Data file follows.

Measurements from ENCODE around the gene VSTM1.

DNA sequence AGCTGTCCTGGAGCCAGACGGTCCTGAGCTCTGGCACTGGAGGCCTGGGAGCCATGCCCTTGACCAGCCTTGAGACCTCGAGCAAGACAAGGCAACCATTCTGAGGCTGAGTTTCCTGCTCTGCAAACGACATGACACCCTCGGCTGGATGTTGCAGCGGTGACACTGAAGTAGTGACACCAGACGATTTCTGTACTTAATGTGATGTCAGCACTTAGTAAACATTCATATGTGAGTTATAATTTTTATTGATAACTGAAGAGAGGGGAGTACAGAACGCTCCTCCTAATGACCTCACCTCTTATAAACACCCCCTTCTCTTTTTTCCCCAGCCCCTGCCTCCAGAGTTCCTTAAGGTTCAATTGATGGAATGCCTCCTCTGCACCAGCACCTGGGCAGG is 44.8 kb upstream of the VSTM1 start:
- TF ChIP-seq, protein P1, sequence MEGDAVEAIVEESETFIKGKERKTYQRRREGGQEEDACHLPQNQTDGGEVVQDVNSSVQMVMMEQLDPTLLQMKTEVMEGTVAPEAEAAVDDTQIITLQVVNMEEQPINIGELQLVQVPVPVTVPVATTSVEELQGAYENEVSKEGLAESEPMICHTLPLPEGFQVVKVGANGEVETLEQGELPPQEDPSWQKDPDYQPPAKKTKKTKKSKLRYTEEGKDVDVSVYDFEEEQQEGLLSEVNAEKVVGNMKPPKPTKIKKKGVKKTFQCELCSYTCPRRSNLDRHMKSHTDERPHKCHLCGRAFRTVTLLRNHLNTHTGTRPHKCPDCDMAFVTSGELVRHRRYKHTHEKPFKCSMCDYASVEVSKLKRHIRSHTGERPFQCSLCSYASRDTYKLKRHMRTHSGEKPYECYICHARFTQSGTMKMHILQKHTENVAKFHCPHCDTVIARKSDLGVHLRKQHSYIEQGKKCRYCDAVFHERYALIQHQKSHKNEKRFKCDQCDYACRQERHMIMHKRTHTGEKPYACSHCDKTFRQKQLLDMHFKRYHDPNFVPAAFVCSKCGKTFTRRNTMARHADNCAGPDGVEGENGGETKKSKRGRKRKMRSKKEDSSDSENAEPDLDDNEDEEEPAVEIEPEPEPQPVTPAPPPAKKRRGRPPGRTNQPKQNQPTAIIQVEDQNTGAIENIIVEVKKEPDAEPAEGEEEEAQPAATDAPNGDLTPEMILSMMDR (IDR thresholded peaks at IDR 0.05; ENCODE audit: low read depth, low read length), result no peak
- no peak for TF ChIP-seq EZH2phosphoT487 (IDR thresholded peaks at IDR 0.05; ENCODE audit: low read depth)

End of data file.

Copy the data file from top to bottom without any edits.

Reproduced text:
Measurements from ENCODE around the gene VSTM1.

DNA sequence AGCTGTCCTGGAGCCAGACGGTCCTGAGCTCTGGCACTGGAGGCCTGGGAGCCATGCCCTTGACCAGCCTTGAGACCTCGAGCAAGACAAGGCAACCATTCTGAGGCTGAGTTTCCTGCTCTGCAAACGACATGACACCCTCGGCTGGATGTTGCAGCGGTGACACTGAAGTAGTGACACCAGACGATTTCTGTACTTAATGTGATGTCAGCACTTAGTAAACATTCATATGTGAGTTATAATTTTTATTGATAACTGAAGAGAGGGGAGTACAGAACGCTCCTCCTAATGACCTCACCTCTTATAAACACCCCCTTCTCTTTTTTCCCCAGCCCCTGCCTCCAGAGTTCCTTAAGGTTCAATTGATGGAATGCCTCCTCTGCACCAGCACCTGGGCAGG is 44.8 kb upstream of the VSTM1 start:
- TF ChIP-seq, protein P1, sequence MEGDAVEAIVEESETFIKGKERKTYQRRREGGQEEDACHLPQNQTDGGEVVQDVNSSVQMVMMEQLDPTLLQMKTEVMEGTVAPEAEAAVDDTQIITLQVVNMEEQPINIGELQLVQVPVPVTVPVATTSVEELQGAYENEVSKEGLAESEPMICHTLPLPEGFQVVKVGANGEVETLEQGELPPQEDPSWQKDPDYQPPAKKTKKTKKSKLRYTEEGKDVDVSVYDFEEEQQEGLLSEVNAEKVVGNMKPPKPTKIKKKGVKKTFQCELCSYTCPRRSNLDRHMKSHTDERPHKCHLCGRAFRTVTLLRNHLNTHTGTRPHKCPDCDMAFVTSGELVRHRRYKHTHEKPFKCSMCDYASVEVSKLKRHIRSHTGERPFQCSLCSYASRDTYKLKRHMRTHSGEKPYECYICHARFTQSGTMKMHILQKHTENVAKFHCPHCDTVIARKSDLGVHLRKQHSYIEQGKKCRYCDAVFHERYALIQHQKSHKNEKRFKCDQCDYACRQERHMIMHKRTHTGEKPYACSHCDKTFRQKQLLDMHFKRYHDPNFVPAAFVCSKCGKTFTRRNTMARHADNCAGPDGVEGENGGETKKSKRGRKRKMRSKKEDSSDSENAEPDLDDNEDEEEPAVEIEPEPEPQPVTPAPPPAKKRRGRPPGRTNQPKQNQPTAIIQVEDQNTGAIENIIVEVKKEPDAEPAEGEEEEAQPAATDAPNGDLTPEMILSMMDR (IDR thresholded peaks at IDR 0.05; ENCODE audit: low read depth, low read length), result no peak
- no peak for TF ChIP-seq EZH2phosphoT487 (IDR thresholded peaks at IDR 0.05; ENCODE audit: low read depth)